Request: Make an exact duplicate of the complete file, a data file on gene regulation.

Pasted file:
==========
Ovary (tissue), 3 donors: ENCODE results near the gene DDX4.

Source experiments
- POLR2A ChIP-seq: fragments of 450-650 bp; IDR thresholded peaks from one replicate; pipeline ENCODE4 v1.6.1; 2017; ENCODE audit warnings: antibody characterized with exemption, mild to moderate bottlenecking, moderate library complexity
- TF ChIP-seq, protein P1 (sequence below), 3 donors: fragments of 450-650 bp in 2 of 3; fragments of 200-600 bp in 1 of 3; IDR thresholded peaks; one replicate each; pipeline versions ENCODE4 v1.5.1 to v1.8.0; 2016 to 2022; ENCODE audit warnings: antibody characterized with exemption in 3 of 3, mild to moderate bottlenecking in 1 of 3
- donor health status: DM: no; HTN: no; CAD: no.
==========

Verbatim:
Ovary (tissue), 3 donors: ENCODE results near the gene DDX4.

Source experiments
- POLR2A ChIP-seq: fragments of 450-650 bp; IDR thresholded peaks from one replicate; pipeline ENCODE4 v1.6.1; 2017; ENCODE audit warnings: antibody characterized with exemption, mild to moderate bottlenecking, moderate library complexity
- TF ChIP-seq, protein P1 (sequence below), 3 donors: fragments of 450-650 bp in 2 of 3; fragments of 200-600 bp in 1 of 3; IDR thresholded peaks; one replicate each; pipeline versions ENCODE4 v1.5.1 to v1.8.0; 2016 to 2022; ENCODE audit warnings: antibody characterized with exemption in 3 of 3, mild to moderate bottlenecking in 1 of 3
- donor health status: DM: no; HTN: no; CAD: no.